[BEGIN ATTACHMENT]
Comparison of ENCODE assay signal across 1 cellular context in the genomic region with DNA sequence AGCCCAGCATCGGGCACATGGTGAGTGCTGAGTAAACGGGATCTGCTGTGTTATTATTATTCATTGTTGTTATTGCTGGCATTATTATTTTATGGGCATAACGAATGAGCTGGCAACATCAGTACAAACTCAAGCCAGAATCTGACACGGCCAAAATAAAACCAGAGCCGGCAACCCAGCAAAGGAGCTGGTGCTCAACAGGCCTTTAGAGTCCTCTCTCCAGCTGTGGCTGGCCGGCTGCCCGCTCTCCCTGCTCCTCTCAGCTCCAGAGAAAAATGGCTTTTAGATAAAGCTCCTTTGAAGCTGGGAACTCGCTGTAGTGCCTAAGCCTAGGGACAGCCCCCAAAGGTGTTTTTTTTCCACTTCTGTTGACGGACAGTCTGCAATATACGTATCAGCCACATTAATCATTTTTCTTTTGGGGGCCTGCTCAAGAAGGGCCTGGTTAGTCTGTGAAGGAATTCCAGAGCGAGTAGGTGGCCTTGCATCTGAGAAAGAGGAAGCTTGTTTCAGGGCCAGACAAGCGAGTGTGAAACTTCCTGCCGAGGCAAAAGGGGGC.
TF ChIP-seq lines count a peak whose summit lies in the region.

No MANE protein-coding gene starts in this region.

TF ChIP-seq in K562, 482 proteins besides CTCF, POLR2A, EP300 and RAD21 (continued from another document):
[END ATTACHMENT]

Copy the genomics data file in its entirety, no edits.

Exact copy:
Comparison of ENCODE assay signal across 1 cellular context in the genomic region with DNA sequence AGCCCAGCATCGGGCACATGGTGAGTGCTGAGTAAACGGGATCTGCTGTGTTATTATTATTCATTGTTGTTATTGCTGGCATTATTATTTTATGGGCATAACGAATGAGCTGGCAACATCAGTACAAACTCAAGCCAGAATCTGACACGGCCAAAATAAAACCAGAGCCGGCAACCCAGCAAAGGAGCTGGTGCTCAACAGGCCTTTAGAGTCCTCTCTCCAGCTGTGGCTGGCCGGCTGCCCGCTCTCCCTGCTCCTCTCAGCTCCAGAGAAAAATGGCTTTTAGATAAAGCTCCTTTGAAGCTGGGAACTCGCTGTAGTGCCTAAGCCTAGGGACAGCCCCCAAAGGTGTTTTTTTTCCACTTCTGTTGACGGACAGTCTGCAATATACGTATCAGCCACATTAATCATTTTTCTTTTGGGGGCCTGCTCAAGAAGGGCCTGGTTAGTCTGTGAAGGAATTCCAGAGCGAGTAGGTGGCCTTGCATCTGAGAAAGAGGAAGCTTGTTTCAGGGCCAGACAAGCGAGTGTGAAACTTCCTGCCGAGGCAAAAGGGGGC.
TF ChIP-seq lines count a peak whose summit lies in the region.

No MANE protein-coding gene starts in this region.

TF ChIP-seq in K562, 482 proteins besides CTCF, POLR2A, EP300 and RAD21 (continued from another document):